While she stitched, she tried to think of something to put into the stockings. Her only hope was in the train-boy, and she sent the porter to bring him. But when he came, he had little to offer. As it was Christmas eve, everybody had wanted his wares, and he was nearly sold out. Not a nut, not an apple, not even a package of chewing-gum could he produce. But he did have, somewhere among his things, he said, two little toy lanterns, with red glass sides, filled with small mixed candies, and he had several oranges left. Earlier in the day he had had small glass pistols filled with candy. He departed to get the stock still on hand.

When the lanterns proved to be miniature conductor’s lanterns, Miss Santa Claus could have clapped her hands with satisfaction. Children who played train so much would be delighted with them. She thrust one into each stocking with an orange on top. They just filled the legs, but there was a dismal limpness of foot which sadly betrayed its emptiness. With another glance at her watch, Miss Santa Claus hurried back to the dining-car. The tables were nearly empty, and she found the steward by the door. She showed him the stockings and implored him to think of something to help fill them. Had n’t he nuts, raisins, anything, even little cakes, that she could get in a hurry?

He suggested salted almonds and after-dinner mints, and sent a waiter flying down the aisle to get some. While she waited, she explained that they were for two children who had come by themselves all the way from the Junction. It was little Will'm’s first ride on a Pullman. The words “Junction” and “Will’m” seemed to recall something to the steward.

“I wonder if it could be the same little chap who found my locket,” he said. “I took his name, intending to send him something Christmas, but was so busy I never thought of it again.”

The waiter was back with the nuts and mints. Miss Santa Claus paid for them, and hurriedly returned to the state-room. She had to search through her things again to find some tissue-paper to wrap the salted almonds in. They 'd spoil the red satin if put in without covering. While she was doing it the steward came to the door.

“I beg pardon, miss,” he said, ‘“but would you mind showing me the little fellow? If it is the same one, I ’d like to leave him a small trick I ’ve got here.”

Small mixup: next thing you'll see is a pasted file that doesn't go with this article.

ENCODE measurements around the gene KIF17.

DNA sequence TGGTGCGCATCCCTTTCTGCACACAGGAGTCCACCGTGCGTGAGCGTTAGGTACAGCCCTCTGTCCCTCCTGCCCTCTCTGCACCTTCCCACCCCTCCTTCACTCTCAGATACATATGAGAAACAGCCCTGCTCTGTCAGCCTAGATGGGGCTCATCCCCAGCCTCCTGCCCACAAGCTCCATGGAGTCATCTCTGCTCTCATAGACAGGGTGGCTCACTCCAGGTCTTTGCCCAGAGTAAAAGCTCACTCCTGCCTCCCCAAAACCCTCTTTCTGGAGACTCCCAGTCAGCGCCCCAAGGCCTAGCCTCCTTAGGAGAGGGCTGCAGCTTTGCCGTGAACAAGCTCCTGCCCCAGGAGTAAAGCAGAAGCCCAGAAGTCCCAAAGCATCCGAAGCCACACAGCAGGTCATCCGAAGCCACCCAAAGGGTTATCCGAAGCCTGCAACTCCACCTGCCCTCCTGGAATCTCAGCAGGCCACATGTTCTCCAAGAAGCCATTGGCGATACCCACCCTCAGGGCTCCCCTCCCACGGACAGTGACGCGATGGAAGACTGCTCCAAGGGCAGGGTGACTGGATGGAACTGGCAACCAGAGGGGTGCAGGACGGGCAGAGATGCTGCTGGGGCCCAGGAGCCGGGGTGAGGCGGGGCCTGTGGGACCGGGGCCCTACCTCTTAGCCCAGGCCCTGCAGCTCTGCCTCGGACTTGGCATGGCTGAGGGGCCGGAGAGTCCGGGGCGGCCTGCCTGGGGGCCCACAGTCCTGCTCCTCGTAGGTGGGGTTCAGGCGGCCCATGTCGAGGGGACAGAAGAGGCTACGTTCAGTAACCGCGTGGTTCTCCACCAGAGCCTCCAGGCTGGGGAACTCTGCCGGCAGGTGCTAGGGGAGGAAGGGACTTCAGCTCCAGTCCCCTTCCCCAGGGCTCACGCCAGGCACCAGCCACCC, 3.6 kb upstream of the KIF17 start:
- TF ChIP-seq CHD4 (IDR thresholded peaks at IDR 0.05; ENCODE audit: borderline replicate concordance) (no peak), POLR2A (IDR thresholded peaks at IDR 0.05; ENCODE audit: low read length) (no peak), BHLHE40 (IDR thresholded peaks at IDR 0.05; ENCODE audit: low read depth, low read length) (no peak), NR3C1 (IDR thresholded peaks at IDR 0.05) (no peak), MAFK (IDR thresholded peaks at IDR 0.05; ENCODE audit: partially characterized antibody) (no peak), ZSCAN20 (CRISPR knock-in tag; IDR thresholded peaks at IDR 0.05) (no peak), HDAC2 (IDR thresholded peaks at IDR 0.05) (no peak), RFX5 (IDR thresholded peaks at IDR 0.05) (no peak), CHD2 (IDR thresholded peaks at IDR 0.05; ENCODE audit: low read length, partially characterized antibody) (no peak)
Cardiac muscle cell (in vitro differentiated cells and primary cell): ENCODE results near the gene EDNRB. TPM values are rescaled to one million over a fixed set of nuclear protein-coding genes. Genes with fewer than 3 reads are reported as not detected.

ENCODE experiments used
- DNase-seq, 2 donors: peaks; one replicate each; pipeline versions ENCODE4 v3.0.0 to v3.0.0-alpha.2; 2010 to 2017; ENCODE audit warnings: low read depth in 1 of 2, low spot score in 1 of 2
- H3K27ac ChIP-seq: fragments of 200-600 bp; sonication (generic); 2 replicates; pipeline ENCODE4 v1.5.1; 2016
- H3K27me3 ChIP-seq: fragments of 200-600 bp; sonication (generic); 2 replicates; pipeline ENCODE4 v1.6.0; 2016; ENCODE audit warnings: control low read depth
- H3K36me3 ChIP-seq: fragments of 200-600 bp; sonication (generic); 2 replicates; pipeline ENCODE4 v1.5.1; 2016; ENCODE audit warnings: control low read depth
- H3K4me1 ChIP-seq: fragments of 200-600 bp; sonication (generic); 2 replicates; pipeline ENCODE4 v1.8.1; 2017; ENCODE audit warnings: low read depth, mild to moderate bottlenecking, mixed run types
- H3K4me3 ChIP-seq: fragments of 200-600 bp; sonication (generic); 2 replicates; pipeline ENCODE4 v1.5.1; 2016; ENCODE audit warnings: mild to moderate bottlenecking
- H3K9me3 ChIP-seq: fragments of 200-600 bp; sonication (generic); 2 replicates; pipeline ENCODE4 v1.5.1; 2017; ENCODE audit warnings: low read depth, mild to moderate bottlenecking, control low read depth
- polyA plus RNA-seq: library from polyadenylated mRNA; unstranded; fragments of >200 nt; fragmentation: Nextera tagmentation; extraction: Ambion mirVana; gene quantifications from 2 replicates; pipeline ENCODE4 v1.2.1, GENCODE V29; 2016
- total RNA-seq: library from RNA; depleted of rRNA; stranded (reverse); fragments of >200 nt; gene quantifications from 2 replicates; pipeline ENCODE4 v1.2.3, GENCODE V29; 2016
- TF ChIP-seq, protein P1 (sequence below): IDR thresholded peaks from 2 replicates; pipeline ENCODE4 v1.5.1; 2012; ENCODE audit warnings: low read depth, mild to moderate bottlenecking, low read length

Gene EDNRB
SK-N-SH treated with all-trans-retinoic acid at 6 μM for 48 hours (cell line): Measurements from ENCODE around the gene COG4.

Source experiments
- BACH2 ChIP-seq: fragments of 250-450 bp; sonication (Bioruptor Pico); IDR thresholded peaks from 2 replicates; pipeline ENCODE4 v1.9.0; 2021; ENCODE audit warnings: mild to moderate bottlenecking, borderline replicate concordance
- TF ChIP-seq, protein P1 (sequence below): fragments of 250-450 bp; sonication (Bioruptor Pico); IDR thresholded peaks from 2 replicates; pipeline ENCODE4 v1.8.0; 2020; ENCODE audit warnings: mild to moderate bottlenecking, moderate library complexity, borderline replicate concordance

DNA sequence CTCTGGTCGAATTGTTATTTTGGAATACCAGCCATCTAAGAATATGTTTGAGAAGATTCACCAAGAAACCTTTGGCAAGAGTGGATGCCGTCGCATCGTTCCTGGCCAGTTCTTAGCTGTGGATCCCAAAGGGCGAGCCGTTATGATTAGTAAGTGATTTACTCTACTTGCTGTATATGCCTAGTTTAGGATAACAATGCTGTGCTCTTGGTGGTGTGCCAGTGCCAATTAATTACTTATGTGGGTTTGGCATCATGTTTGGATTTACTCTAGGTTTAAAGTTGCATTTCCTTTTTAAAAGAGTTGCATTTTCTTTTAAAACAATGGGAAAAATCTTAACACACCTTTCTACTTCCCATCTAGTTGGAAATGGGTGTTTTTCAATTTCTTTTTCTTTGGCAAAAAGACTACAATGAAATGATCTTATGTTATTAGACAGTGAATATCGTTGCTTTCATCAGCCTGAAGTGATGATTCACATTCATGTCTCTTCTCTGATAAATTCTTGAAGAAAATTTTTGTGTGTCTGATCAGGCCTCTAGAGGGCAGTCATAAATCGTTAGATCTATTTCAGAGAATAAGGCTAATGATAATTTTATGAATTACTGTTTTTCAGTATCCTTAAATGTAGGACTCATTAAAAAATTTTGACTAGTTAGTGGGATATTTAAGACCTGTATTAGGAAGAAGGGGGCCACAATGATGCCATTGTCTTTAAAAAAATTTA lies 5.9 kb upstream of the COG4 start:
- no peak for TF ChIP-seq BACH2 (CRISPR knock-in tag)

She pointed down the aisle to the seat where Will'm lay sound asleep, one dimpled fist cuddled under his soft chin. After a moment’s smiling survey, the man came back.

“That ’s the kid, all right,”” he told her. “And he seemed to be so powerful fond of anything that has to do with a train, I thought it would please him to find this in his stocking.”

He handed her a small-sized conductor’s punch. “I use it to keep tally on the order cards,” he explained, “but I won’t need it on the rest of this run.”

“How lovely!” exclaimed Miss Santa Claus. “I know he ’ll be delighted, and I ’m much obliged to you myself, for helping me make his stocking fuller and nicer.”

She opened the magazine after he had gone, and, just to try the punch, closed it down on one of the leaves. Clip it went, and the next instant she uttered a soft little cry of pleasure. The clean-cut hole that the punch had made in the margin was star-shaped, and on her lap, where it had fallen from the punch, was a tiny white paper star.

“Oh, it will help him to remember the charm!” she whispered, her eyes shining with the happy thought. “If I only had some kind of a reminder for Libby, too!”

Then, all of a sudden came another message, straight from the sky road! She could give Libby the little gold ring which had fallen to her lot the night before in her slice of the birthday cake. There had been a ring, a thimble, and a dime in the cake, and she had drawn the ring. It was so small, just a child’s size, that she could n’t wear it, but she was taking it home to put in her memory book. It had been such a beautiful evening that she wanted to mark it with that little golden circlet, although, of course, it was n't possible for her to forget such a lovely time, even in centuries. And Libby might forget about the star-flowers unless she had a daily reminder.

She held it in her hand a moment, hesitating, till the message came again, “Send it! Then there was no longer any indecision. When she shut it in its little box. and stuffed the box down past the lantern and the orange and the nuts and the peppermints into the very toe, such a warm, glad Christmasy feeling sent its glow through her, that she knew past all doubting she had interpreted the sky road message aright.

Many of the passengers had left the car by this time, and the greater number of those who remained were nodding uncomfortably in their seats. But those who happened to be awake and alert, saw a picture they never forgot, when a lovely young girl, her face alight with the joy of Christmas love and giving, stole down the aisle and silently fastened something on the back of the seat above each little sleeper. It was a stocking, red and shining as a cherry, and silver-bordered with glistening fairy fringe.

When they looked again, she had disappeared, but the stockings still hung there, tokens which were to prove to those same little sleepers on their awakening that the star-flower charm is true.

For love indeed works miracles, and every message from the sky road is but an echo of the one the Christmas angels sang when first they came along that shining highway, the heralds of good-will and peace to all the earth.